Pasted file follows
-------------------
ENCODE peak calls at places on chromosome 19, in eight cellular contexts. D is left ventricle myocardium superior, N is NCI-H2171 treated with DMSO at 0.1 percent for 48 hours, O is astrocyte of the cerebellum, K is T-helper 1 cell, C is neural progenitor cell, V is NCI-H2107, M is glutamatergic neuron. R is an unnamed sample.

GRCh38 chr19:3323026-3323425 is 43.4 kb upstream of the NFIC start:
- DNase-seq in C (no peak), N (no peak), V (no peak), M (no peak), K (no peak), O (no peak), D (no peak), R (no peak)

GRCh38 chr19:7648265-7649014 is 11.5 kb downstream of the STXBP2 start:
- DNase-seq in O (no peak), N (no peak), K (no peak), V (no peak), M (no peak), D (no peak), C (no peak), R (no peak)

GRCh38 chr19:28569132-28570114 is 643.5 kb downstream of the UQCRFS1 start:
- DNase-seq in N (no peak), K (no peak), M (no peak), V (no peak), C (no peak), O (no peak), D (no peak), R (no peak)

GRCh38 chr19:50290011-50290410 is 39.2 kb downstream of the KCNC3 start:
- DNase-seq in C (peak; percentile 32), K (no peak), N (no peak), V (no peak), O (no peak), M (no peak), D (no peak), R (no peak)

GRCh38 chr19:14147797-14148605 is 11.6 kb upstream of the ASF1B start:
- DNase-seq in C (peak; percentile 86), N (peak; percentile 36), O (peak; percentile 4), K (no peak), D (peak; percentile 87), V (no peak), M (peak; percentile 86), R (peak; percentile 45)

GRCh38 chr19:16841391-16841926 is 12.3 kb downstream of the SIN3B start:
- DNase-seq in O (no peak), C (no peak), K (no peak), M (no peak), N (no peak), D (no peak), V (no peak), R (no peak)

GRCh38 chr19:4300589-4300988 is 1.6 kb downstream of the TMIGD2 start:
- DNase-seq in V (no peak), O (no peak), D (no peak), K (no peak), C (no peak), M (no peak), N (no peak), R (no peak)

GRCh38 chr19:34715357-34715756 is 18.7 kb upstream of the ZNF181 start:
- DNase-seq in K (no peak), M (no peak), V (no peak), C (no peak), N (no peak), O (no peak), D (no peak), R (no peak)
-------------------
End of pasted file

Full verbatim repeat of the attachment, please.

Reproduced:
ENCODE peak calls at places on chromosome 19, in eight cellular contexts. D is left ventricle myocardium superior, N is NCI-H2171 treated with DMSO at 0.1 percent for 48 hours, O is astrocyte of the cerebellum, K is T-helper 1 cell, C is neural progenitor cell, V is NCI-H2107, M is glutamatergic neuron. R is an unnamed sample.

GRCh38 chr19:3323026-3323425 is 43.4 kb upstream of the NFIC start:
- DNase-seq in C (no peak), N (no peak), V (no peak), M (no peak), K (no peak), O (no peak), D (no peak), R (no peak)

GRCh38 chr19:7648265-7649014 is 11.5 kb downstream of the STXBP2 start:
- DNase-seq in O (no peak), N (no peak), K (no peak), V (no peak), M (no peak), D (no peak), C (no peak), R (no peak)

GRCh38 chr19:28569132-28570114 is 643.5 kb downstream of the UQCRFS1 start:
- DNase-seq in N (no peak), K (no peak), M (no peak), V (no peak), C (no peak), O (no peak), D (no peak), R (no peak)

GRCh38 chr19:50290011-50290410 is 39.2 kb downstream of the KCNC3 start:
- DNase-seq in C (peak; percentile 32), K (no peak), N (no peak), V (no peak), O (no peak), M (no peak), D (no peak), R (no peak)

GRCh38 chr19:14147797-14148605 is 11.6 kb upstream of the ASF1B start:
- DNase-seq in C (peak; percentile 86), N (peak; percentile 36), O (peak; percentile 4), K (no peak), D (peak; percentile 87), V (no peak), M (peak; percentile 86), R (peak; percentile 45)

GRCh38 chr19:16841391-16841926 is 12.3 kb downstream of the SIN3B start:
- DNase-seq in O (no peak), C (no peak), K (no peak), M (no peak), N (no peak), D (no peak), V (no peak), R (no peak)

GRCh38 chr19:4300589-4300988 is 1.6 kb downstream of the TMIGD2 start:
- DNase-seq in V (no peak), O (no peak), D (no peak), K (no peak), C (no peak), M (no peak), N (no peak), R (no peak)

GRCh38 chr19:34715357-34715756 is 18.7 kb upstream of the ZNF181 start:
- DNase-seq in K (no peak), M (no peak), V (no peak), C (no peak), N (no peak), O (no peak), D (no peak), R (no peak)